Interested parties can obtain digital ballot images and essential related records from local election offices through public records requests or through the discovery process if a court action has been filed.
The ballot images can be displayed one at a time and the votes on those images counted quickly. A truly random sample of the ballot images can be counted as a quick check on the veracity of the election results, with the sample size increasing, if necessary, to refine the audit.
If the difference between the official vote count and the findings of the initial BIA is significant, election officials or the courts should then grant access to the paper ballots for comparison. This comparison with the original paper ballots is essential to confirm that the ballot images provided by the county are the exact images from the election and that neither set of data has been subjected to tampering.
Does Your Election Cry Out for a Ballot Image Audit (BIA)?
A number of factors must be in place for a BIA to be both possible and recommended:
If other systems were also in use, you will not be able to conduct a full audit, but your findings may still be extremely useful if an election contest, challenge, or recount is sought or conducted.
While it’s technically possible for an election to be manipulated in a way that would produce results with a margin of victory of over 5%, we do not recommend you conduct a ballot image audit when the spread is greater than 5%.
An exception to this general rule would be cases where there is blatant evidence contradicting the announced vote totals, such as multiple poll tapes with totals that do not match the official vote totals.
It is the position of AUDIT USA that all elections should be transparent, trackable, and publicly verified. Until that becomes achievable across the board, we recommend that efforts to verify elections be focused on the races where red flags (warning signs) are present.
If a ballot image audit reveals substantially different vote totals from the announced results, an election challenge, contest, or recount may be your next step.
Before investing your resources in a BIA, we recommend you review the laws and policies that will determine whether or not such a challenge, contest, or recount will be within reach.
What to do if a BIA your election wasn’t conducted on a digital scan voting system, and the results seem suspect?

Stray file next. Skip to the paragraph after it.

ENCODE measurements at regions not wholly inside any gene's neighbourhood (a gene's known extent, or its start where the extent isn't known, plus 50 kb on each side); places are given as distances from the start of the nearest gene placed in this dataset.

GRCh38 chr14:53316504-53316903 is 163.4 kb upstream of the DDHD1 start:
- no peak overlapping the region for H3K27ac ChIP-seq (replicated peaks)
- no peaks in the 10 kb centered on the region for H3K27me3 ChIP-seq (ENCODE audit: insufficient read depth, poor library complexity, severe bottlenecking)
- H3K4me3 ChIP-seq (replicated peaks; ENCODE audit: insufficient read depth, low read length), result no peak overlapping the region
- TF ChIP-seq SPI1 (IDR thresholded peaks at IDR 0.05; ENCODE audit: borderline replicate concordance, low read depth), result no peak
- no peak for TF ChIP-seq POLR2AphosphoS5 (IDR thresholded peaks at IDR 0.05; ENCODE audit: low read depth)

Depending upon the election system used, there may or may not be a way to assess the accuracy of the vote count. We recommend you contact an election integrity group in your state for help, or the election problem hotline at http://866ourvote.org
See the list of state groups at the bottom of this page.
If after reading the information on this page you’d like to consider performing a Ballot Image Audit, enter your information below. You'll get immediate access to our BIA Guide for Candidates and Campaigns, which includes:
- A list of “red flags” that signal the need to investigate the accuracy of official election results
- Where to find the information you’ll need to determine whether your race meets the criteria described above for conducting a BIA
- A template public records request you can use to obtain the materials needed for a BIA
- Detailed instructions about how to conduct a BIA, including equipment needed and how to estimate the number of people and amount of time needed based on your individual situation
- How to get more help from AUDIT USA
There's no charge for our Ballot Image Audit Guide for Candidates and Campaigns. Simply enter your information below to subscribe to our email list and get immediate access to the Guide. (We send subscribers occasional announcements and calls to action. You can unsubscribe at any time.)
State groups that may be able to help you:
We grew out of AUDIT AZ and still take on some projects in Arizona
Citizens’ Oversight Projects
Voting Rights Task Force
Protect CA Ballots
Michigan Election Reform Alliance (MERA)
Wisconsin Election Integrity